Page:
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Developing Countries to Get Swine Flu Vaccine

Developing Countries to Get Swine Flu Vaccine

Developing Countries to Get Swine Flu Vaccine

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The World Health Organization is working on a scheme to make H1N1 Swine Flu vaccines available to poor countries. WHO has just completed a survey of more than 60 developing countries to learn from them how best to help them prepare for the H1N1 pandemic.

For now, the H1N1 swine flu pandemic is relatively mild. But, the World Health Organization warns it might become more severe. It says countries must be prepared for the possibility that the virus will mutate becoming more virulent.

Assistant U.N. Secretary-General and U.N. Coordinator on Avian and Pandemic Influenza, David Nabarro says the pandemic could last two years, so nations must be prepared for the long haul.

He says U.N. agencies are working on a plan to support developing countries get the help they need to protect their populations from the pandemic. He says the plan is based on the priorities expressed by the countries themselves.

He says the plan aims to prevent excess mortality, keep the negative social impact from the disease to a minimum and make health systems stronger so countries can protect themselves from the current and future pandemics.

He says poor countries want access to H1N1 vaccines and anti-virals such as Tamiflu. He says given the shortage of the vaccine, it is necessary to establish a system that will enable all countries to get a basic share of the available vaccine.

"There will be a system established through which around 10 percent of world vaccine production and anti-H1N1 vaccine production will be obtained by WHO and made available to countries on a basis that is proportional to their populations for them primarily to protect health care personnel and other essential workers," said Dr. Nabarro. "And, then once that has been set up and established, countries will be supported to do this and also to access vaccine to help protect other high risk individuals."

Nabarro says nine countries so far have pledged to donate 10 percent of their stock of H1N1 vaccines to the World Health Organization for distribution to poor countries. He says other countries also are expected to join in.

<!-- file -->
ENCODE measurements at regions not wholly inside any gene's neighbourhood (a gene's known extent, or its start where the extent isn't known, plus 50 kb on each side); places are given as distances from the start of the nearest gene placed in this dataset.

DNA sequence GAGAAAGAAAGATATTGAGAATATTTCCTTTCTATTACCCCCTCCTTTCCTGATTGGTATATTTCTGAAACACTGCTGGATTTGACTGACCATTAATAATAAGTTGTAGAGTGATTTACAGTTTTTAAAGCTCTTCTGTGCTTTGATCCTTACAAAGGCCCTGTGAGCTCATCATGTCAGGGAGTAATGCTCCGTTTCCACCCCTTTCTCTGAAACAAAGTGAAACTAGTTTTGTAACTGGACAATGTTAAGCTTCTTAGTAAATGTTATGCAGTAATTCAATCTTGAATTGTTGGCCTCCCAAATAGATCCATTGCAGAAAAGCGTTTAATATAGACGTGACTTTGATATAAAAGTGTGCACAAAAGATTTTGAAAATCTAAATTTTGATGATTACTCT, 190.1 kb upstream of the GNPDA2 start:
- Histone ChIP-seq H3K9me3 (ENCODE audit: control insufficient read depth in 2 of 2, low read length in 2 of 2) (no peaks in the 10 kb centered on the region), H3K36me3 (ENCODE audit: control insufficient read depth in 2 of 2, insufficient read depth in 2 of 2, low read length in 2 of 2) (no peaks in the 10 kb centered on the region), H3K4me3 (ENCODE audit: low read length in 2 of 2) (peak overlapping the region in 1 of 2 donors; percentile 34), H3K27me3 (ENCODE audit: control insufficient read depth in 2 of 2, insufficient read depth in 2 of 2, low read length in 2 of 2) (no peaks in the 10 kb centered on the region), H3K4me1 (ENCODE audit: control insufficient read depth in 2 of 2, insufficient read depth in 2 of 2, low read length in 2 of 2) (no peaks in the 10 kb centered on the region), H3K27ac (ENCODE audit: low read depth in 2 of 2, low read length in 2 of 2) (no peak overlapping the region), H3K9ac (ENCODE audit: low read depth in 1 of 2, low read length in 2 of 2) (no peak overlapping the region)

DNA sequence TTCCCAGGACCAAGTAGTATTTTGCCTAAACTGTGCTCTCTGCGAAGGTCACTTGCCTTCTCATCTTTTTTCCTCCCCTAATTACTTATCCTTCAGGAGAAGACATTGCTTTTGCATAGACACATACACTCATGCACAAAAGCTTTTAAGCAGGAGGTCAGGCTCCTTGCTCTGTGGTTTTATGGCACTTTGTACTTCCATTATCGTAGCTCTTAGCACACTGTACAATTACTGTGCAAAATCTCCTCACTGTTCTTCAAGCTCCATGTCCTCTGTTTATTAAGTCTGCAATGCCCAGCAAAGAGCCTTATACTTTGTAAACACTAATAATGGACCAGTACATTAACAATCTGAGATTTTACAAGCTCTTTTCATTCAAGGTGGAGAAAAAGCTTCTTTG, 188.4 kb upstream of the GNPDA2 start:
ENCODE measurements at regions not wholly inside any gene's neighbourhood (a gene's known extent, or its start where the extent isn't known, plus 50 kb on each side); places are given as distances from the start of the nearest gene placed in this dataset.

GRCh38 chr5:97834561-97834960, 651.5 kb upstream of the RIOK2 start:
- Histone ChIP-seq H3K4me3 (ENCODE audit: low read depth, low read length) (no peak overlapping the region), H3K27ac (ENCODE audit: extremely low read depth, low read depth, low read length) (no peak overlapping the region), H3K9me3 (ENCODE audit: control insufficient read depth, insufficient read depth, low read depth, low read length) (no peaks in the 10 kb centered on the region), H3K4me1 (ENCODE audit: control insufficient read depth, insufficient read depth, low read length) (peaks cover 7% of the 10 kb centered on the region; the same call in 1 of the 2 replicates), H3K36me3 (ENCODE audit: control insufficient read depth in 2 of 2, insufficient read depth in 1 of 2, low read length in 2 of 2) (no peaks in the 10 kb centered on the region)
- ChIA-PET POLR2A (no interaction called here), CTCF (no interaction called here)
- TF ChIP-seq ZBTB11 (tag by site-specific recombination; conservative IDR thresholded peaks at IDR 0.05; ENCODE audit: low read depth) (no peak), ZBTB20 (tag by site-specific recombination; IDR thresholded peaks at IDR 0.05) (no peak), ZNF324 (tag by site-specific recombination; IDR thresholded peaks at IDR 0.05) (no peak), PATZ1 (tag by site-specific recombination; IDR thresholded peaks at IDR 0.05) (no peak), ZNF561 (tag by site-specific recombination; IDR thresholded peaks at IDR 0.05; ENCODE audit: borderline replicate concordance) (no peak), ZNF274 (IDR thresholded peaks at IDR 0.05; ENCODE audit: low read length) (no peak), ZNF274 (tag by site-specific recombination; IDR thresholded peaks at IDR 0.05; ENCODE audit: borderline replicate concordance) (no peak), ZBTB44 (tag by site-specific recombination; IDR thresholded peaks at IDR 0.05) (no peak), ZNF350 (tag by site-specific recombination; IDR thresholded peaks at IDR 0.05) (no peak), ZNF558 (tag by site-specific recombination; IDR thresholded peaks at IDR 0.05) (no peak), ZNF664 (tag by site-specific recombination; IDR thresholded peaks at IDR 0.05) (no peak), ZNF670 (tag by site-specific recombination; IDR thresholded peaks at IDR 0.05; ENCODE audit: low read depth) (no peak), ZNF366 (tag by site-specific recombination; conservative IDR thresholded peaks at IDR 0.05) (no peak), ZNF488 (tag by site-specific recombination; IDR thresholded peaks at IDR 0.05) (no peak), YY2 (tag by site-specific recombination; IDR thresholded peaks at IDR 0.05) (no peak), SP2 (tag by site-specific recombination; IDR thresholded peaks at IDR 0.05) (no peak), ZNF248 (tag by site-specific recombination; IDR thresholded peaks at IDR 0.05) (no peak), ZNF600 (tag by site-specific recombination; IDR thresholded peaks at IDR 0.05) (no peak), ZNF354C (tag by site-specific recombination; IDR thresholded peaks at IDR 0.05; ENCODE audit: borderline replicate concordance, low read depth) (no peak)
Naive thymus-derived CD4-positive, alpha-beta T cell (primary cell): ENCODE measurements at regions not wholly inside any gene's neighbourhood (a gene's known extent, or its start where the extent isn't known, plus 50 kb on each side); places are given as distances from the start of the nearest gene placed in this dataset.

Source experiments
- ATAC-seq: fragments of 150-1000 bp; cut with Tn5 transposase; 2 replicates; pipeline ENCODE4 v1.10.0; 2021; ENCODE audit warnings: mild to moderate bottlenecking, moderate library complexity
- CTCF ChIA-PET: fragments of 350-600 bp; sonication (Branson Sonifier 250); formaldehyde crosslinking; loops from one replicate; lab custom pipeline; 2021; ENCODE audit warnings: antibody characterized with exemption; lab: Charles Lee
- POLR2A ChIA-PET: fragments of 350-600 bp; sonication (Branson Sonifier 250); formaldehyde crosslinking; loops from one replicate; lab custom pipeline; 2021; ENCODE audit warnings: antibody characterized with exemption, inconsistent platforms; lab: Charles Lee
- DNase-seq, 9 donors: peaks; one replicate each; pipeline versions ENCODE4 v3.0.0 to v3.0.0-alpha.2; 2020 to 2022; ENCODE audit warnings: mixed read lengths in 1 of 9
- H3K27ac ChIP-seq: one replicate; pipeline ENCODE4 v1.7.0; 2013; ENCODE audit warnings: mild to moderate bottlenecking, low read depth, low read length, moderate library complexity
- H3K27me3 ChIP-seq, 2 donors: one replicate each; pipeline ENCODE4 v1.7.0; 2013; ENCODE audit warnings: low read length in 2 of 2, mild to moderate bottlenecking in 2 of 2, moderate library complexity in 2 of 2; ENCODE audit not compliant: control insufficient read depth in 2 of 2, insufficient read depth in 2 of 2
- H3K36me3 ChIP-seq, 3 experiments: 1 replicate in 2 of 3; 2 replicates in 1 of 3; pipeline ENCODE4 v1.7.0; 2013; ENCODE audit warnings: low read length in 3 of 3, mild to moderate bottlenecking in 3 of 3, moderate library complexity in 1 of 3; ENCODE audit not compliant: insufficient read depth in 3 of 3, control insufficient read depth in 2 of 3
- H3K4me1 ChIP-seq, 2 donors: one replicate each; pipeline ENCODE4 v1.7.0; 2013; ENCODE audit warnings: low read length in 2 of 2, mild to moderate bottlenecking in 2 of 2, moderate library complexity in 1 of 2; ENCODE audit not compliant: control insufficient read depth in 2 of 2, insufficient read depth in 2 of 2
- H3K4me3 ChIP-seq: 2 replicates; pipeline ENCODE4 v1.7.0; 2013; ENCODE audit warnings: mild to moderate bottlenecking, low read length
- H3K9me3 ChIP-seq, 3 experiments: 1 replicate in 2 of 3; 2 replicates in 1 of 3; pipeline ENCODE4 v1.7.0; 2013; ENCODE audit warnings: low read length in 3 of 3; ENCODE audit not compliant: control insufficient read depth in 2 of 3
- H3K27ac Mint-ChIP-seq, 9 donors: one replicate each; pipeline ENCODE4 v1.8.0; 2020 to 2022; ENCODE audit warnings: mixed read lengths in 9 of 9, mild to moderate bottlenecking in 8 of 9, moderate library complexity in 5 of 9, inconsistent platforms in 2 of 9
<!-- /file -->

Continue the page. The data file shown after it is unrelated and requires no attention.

Besides this, he says WHO is soliciting vaccine donations from a number of pharmaceutical companies and is prepared to buy vaccines at a low price to fill in any gaps.

To date, WHO reportedly has received 150 million vaccine donations from manufacturers, plus another 50 million doses from the nine countries. The health agency says it would like to have a stockpile of 300 million doses of the vaccine.

Dr. Nabarro says it is difficult to know how WHO will allocate scarce supplies of vaccine among the developing countries in a fair and equitable manner.

"The judgment that will be made by WHO will be around a set of issues that have to be considered," he said. "One will be what is the pandemic doing, where is it going, who is it affecting, the kind of epidemiological data. How ready is a country to be able to administer the vaccine to the group that is being prioritized."

Nabarro says countries also will have to fulfill a number of legal requirements on liability and licensing. He notes this is the normal procedure with any medicine and other preparation that is donated.

About 25 different manufacturers are reportedly set to donate or sell low-cost vaccines to WHO. Health officials say each country will receive vaccines from one specific company In order to avoid confusion and to simplify the monitoring process.